Illness typically progresses from “dry” symptoms (fever, aches, pain, fatigue) to “wet” symptoms (diarrhea, vomiting). Late symptoms include hemorrhage, bruising and bleeding

Africa (West, Central)

8-10 (range, 2-21)


Supportive, specific therapyregeneron, mAb114 (investigational)


Most patients have mild symptoms (80%). Disease may progress to hemorrhage (gums, eyes, nose); respiratory distress; vomiting; facial swelling; pain in chest, back, and abdomen; and shock

Africa (West, Central)



Supportive, ribavirin


Sudden onset of fever, chills, headache, and myalgias. Around 5th day after onset, development of a maculopapular rash (most prominent on trunk) then nausea, vomiting, sore throat, abdominal pain, and diarrhea. Disease may progress to liver failure, massive hemorrhage, multiorgan dysfunction, hemorrhage, and shock


3-7 (range, 2-14)



Crimean-Congo fever virus

Sudden onset with headache, high fever, pain (back, joint, abdominal), and vomiting. Also flushed face, pharyngitis, petechiae on palate. Disease may progress to bruising, bleeding, and hemorrhage

Eastern Europe, Asia, Africa, Middle East

Depends on exposure mechanismb

˜30% (for hospitalized cases, 9%-50%)

Supportive, ribavirin (controversial)

New World Arenavirusesc

Gradual onset of fever, myalgias, nausea, abdominal pain, conjunctivitis, flushing of face and trunk and generalized lymphadenopathy. May progress with petechiae, hemorrhage, and central nervous system dysfunction

South America



Supportive, ribavirin

a Species causing human disease; Zaire, Sudan, Taï Forest, and Bundibugyo viruses.

b Following infection by a tick bite, the incubation period is usually 1-3 days (maximum, 9). The incubation period following contact with infected blood or tissues is usually 5-6 days (maximum, 13).

c Viruses with person-to-person spread: Machupo, Junin, Lujo.

TABLE 50-3 Epidemiologic Clues That May Indicate an Intentional Release of a Biothreat Agent

  1. A single case of infection caused by an uncommon agent with biothreat potential without an adequate epidemiologic explanation (eg, Ebola, Lassa, anthrax, plague)

  2. A rapidly increasing disease incidence

  3. Higher morbidity and mortality in association of a common disease or syndrome

  4. Unusual disease presentations (eg, inhalation anthrax or pneumonic plague)

  5. Unusual clustering of disease for the geographic area

  6. Disease occurrence outside of the normal transmission season

  7. Atypical disease transmission through aerosols, water, or food

  8. Simultaneous outbreaks of different infectious diseases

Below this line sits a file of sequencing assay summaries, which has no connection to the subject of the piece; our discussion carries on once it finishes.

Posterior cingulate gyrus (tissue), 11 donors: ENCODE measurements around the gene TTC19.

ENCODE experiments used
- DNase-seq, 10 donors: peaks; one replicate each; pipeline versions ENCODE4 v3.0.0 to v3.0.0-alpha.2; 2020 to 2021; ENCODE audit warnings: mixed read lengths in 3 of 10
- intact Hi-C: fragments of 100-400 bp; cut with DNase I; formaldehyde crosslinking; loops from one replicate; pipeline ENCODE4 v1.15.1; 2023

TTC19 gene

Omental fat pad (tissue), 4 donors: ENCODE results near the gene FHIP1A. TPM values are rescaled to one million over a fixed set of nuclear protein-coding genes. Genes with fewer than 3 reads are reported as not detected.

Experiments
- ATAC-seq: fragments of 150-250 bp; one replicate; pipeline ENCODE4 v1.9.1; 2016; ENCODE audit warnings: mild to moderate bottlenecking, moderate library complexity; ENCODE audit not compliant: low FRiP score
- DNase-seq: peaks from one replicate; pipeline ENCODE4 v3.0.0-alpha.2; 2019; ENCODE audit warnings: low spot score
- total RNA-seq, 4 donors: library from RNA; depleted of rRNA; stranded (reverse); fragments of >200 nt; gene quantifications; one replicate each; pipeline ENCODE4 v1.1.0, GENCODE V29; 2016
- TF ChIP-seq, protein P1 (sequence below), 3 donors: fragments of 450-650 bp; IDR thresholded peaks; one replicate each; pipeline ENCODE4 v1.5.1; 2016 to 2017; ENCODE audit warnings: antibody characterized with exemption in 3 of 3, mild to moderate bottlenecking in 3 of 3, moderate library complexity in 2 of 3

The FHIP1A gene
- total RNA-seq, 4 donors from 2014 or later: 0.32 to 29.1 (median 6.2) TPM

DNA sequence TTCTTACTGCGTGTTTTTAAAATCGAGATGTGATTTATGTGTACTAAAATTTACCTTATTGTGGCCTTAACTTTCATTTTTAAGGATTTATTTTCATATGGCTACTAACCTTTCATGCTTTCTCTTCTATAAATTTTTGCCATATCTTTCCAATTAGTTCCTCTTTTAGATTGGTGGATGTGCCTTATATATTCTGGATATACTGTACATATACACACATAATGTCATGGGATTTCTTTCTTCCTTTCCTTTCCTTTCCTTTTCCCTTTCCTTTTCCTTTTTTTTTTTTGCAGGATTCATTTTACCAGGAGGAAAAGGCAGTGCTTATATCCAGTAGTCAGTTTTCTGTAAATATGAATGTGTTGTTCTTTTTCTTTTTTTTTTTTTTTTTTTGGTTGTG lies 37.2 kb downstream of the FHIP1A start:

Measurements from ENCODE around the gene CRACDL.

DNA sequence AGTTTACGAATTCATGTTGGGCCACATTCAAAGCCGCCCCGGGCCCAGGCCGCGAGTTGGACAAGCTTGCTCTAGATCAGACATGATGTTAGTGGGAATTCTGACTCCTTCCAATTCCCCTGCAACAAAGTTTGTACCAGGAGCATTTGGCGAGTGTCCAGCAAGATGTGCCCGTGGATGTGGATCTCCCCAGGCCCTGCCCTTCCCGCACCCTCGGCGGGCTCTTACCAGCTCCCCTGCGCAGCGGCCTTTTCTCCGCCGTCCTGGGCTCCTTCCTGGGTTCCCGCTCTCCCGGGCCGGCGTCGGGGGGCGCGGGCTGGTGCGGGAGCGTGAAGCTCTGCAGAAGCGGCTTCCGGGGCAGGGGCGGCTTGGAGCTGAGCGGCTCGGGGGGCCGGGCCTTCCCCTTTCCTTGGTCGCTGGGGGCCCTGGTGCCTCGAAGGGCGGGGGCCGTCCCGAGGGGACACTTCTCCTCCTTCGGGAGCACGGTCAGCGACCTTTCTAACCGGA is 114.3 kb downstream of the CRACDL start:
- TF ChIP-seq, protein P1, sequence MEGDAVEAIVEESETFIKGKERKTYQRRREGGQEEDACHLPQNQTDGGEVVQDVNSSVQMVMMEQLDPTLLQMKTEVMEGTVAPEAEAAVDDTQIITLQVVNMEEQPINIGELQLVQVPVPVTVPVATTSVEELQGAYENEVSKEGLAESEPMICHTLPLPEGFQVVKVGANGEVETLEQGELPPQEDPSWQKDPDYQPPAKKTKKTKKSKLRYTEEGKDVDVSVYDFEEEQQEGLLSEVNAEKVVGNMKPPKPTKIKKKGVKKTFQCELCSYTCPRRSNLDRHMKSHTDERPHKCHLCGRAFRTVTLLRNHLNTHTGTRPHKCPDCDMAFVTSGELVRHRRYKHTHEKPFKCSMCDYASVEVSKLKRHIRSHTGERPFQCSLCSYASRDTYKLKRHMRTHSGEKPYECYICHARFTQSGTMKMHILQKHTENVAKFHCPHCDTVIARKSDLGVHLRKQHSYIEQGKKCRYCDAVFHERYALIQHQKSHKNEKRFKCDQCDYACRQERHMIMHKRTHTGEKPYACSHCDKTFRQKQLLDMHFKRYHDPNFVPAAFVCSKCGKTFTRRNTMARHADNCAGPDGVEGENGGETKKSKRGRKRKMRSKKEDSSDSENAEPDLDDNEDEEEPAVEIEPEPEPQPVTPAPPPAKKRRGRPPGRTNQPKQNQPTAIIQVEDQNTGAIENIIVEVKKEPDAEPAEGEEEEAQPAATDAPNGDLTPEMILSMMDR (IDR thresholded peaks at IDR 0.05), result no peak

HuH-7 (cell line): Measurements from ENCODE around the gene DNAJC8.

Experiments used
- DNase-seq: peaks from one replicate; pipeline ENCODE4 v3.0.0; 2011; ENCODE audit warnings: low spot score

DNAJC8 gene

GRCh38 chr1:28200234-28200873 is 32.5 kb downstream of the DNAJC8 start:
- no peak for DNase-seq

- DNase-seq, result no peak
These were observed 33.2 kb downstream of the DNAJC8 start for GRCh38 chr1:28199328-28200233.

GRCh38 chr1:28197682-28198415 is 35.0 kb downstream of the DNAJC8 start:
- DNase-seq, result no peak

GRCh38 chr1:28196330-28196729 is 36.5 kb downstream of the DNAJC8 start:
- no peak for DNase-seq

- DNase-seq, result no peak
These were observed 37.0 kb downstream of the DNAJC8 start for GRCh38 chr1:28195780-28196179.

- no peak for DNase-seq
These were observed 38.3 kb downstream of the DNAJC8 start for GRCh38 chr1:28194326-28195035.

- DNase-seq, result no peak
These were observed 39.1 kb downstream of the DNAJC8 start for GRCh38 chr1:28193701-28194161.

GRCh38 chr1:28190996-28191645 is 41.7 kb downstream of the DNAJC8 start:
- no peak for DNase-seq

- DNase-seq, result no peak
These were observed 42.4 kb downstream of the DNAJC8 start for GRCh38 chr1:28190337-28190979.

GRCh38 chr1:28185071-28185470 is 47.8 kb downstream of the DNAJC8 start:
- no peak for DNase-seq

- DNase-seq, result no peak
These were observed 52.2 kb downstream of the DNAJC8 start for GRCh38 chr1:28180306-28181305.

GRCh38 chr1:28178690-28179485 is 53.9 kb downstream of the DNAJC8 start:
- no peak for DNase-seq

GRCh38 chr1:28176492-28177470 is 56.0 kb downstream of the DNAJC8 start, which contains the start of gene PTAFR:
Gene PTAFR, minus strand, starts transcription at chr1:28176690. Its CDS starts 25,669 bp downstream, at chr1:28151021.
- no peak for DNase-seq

9. Disease outbreak in humans after recognition of disease in animals

  10. Unexplained number dead animals or birds

  11. Disease requiring for transmission a vector previously not seen in the area

  12. Rapid emergence of genetically identical pathogens from different geographic areas

  13. Large numbers of unexplained patient deaths

Adapted from Christian MD. Biowarfare and bioterrorism. Crit Care Clin. 2013;29:717-756; Treadwell TA, Koo D, Kuker K, Khan AS. Epidemiologic clues to bioterrorism. Public Health Rep. 2003;118: 92-98; Radosavljevic V, Belojevic G. Unusual epidemic events: a new method of early orientation and differentiation between natural and deliberate epidemics. Public Health. 2012;126:77-81.

This chapter will focus on VHFs with person-to-person transmission that includes the Filoviruses (Ebola, Marburg), Bunyaviruses (Crimean-Congo), Old World Arenaviruses (Lassa, Lujo), and New World Arenaviruses (Machupo, Junin) (Table 50-2). Person-to-person transmission of these and management of outbreaks is described later in this chapter. Detailed information on the microbiology, history, epidemiology, clinical characteristics, diagnosis, and treatment of discussed VHFs is available in from the CDC,1 World Health Organization (WHO)15 and general review articles on VHFs,9,11,12,16,17,18,19 and on specific VHFs from the CDC, WHO, and in review articles for Ebola20,21,22,23,24,25,26,27,28,29,30,31,32,33,34,35,36,37,38; Marburg19,20,21,22,23,24,25,39,40,41,42,43,44,45; Crimean Congo19,46,47,48,49,50,51,52,53,54; Old World Arenaviruses, Lassa21,55,56,57,58,59,60,61,62,63,64,65,66,67 and Lujo68,69,70,71; and New World Arenaviruses, Machupo19,52,71,72,73,74 and Junin.19,52,71,72,73